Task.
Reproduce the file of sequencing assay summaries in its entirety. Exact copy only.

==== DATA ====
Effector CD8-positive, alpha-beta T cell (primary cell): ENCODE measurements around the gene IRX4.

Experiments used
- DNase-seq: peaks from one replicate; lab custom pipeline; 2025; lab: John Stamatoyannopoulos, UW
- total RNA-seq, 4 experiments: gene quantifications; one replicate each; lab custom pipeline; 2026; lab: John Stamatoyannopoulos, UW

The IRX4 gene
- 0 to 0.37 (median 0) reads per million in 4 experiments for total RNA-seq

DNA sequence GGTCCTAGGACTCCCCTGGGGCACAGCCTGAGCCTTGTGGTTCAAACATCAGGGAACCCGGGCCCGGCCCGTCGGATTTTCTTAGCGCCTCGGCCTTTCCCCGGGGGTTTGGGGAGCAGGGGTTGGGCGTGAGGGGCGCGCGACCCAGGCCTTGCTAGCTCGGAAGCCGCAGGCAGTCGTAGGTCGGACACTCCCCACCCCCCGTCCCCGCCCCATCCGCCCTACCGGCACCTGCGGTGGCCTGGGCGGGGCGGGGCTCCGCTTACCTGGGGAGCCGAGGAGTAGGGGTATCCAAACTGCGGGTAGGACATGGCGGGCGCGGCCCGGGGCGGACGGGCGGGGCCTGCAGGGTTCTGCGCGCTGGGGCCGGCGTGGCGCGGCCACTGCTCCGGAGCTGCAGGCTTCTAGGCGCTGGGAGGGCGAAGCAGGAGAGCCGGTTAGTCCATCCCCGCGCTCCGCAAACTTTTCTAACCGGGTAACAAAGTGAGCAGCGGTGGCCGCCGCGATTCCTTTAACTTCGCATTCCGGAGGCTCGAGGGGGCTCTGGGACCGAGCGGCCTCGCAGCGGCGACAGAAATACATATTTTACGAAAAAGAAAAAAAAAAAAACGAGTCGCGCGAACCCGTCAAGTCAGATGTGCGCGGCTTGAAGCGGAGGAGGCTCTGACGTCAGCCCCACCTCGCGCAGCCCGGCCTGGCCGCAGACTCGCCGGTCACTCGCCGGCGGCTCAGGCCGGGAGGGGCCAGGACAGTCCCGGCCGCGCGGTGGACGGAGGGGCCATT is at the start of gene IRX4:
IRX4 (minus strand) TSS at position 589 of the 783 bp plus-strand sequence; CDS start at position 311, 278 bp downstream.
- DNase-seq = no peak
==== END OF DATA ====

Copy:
Effector CD8-positive, alpha-beta T cell (primary cell): ENCODE measurements around the gene IRX4.

Experiments used
- DNase-seq: peaks from one replicate; lab custom pipeline; 2025; lab: John Stamatoyannopoulos, UW
- total RNA-seq, 4 experiments: gene quantifications; one replicate each; lab custom pipeline; 2026; lab: John Stamatoyannopoulos, UW

The IRX4 gene
- 0 to 0.37 (median 0) reads per million in 4 experiments for total RNA-seq

DNA sequence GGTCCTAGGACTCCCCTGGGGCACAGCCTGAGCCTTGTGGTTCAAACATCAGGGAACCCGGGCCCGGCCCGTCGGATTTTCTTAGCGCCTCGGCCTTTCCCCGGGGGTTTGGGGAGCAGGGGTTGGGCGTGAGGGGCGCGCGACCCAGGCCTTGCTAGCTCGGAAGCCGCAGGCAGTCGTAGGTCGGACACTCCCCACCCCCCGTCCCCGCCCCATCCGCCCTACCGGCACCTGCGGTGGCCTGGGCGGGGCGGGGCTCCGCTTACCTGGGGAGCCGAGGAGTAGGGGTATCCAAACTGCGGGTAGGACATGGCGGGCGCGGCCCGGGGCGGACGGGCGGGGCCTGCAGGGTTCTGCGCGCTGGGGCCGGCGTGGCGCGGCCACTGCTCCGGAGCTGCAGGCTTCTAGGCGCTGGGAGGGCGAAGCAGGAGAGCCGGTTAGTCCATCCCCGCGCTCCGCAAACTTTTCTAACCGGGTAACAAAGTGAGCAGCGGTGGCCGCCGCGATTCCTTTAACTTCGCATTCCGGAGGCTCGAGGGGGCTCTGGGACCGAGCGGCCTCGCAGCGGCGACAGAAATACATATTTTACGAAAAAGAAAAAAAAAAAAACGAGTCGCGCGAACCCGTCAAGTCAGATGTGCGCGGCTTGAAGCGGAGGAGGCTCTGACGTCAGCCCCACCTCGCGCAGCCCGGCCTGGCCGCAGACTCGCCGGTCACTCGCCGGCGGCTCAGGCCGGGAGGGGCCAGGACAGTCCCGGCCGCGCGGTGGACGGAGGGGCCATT is at the start of gene IRX4:
IRX4 (minus strand) TSS at position 589 of the 783 bp plus-strand sequence; CDS start at position 311, 278 bp downstream.
- DNase-seq = no peak